off of the defendant’s property onto the highway. As a result of
the collision, the plaintiff suffered a number of serious injuries, including
a traumatic brain injury, which rendered him disabled. The defendants,
a brother and sister, failed to appear in the tort action. A default was
entered against them and after a hearing, damages were awarded to the
plaintiff. Years after the judgment the defendants moved to reopen claiming
that their failure to appear was due to their mental incapacity. The trial
court, after a hearing, denied the motion to reopen finding that the defendant’s
did not have reasonable grounds for not appearing in the underlying action.
The defendants appealed. The Appellate Court upheld the trial court’s
ruling and affirmed plaintiff’s judgment.
Ormsby v. Frankel, Commissioner of Transportation, 54 Conn.App. 98 (1999),
affm’d, 255 Conn. 670 (2001). Plaintiff brought an action against
the defendant Commissioner based upon his breach of statutory duty to
keep the highway upon which the injury occurred reasonably safe. Ms. Ormsby
was injured when her vehicle slid on ice, which, she alleged, the defendant
had prior notice of and a reasonable time to repair. The jury found in
favor of the plaintiff and awarded her damages. The case was successfully
argued twice, once before the Appellate Court and then, upon certification,
to the Supreme Court. The Supreme Court decision was significant in two
respects. First, the Court ruled that prior icing conditions are relevant
to the timing aspect of constructive notice even though they cannot be
used to prove the existence of a defective condition. More specifically,
the Supreme Court held that evidence of prior icing conditions was relevant
to the jury’s determination of what time period constituted a sufficient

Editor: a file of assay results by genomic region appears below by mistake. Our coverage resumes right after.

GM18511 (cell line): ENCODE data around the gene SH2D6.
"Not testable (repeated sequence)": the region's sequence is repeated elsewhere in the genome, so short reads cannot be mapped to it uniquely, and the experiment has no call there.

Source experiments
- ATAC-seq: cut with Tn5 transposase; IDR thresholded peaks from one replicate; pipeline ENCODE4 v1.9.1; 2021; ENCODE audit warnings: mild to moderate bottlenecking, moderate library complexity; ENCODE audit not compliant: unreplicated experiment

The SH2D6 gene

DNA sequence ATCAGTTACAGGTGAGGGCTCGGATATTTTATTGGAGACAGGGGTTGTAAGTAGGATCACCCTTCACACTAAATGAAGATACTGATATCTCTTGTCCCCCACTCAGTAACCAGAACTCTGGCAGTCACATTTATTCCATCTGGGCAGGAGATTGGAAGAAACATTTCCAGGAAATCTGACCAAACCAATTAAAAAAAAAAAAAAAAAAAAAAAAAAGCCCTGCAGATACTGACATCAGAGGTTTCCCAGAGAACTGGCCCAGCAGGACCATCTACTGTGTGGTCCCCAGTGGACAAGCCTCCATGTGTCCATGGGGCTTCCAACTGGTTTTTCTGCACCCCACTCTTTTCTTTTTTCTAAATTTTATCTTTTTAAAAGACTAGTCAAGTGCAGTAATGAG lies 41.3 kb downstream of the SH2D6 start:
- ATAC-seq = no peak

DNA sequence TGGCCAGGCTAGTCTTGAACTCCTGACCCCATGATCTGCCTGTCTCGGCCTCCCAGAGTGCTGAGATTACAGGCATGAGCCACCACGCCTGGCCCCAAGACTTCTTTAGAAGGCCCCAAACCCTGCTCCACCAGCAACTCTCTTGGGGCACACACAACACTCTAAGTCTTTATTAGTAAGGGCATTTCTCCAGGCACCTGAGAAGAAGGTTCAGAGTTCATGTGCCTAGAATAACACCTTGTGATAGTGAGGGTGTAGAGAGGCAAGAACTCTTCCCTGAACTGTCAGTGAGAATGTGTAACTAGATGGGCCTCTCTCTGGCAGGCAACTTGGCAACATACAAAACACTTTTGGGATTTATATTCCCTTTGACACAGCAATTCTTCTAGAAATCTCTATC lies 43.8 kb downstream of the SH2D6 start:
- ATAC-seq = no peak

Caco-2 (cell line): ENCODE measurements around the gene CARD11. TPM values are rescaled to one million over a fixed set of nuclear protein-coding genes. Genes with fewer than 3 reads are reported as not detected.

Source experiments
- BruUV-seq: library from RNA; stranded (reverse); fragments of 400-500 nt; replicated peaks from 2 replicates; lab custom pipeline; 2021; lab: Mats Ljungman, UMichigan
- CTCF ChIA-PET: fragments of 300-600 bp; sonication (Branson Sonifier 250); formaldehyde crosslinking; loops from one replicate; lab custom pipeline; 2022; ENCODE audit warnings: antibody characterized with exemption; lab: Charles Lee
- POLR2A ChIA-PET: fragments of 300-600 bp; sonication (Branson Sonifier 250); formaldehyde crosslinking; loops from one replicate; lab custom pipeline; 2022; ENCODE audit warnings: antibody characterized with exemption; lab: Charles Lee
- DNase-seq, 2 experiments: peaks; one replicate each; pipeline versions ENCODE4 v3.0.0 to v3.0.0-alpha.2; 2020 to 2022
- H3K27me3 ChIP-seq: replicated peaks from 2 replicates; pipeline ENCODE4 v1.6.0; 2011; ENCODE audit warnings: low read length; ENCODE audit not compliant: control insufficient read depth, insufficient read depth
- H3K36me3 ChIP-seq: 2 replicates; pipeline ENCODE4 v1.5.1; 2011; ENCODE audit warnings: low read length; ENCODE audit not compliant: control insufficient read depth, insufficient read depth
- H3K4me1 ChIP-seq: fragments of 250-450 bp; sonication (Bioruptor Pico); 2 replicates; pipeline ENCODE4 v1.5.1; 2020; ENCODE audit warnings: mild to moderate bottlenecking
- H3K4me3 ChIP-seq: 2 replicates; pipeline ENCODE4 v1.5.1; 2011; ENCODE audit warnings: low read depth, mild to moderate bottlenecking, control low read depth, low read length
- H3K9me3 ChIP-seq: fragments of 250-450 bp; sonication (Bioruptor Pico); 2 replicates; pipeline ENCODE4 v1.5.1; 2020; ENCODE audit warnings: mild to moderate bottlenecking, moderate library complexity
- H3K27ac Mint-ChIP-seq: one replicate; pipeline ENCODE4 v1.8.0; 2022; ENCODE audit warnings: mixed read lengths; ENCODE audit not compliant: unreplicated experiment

amount of time for the department to uncover and remedy the particular
icy condition that caused the plaintiff’s accident. Second, in an
issue of first impression, the Court determined what was the appropriate
standard by which a trial court should determine the admissibility of
prior accident evidence offered to prove constructive notice of a defective
condition. The Supreme Court held that prior accident evidence need not
be “essentially the same” as the accident in question, rather
a more relaxed standard, requiring only “attenuated similarity”
is appropriate. Under this standard, for prior accident evidence to be
admissible for notice purposes, the plaintiff needs only to show that
the circumstances of the other accidents were “substantially similar”
to those under which the plaintiff’s injury occurred.
Scanlon v. Connecticut Light and Power Co., 258 Conn. 436 (2001). Laurence
and Louise Scanlon brought this action against CL&P alleging that
the defendant’s negligent installation and maintenance of certain
electrical equipment allowed stray voltage to harm their dairy herd and
destroy their dairy farm business. The plaintiffs’ claimed that
the defendant’s negligence destroyed the plaintiffs’ ability
to manage and conduct their family farm causing them economic losses.
They also asserted negligent infliction of emotional distress. A jury
returned a verdict for the plaintiffs and awarded them $601,000 for economic
business losses and $300,000 for their emotional distress. The defendant
appealed to the Supreme Court, which addressed two primary issues. The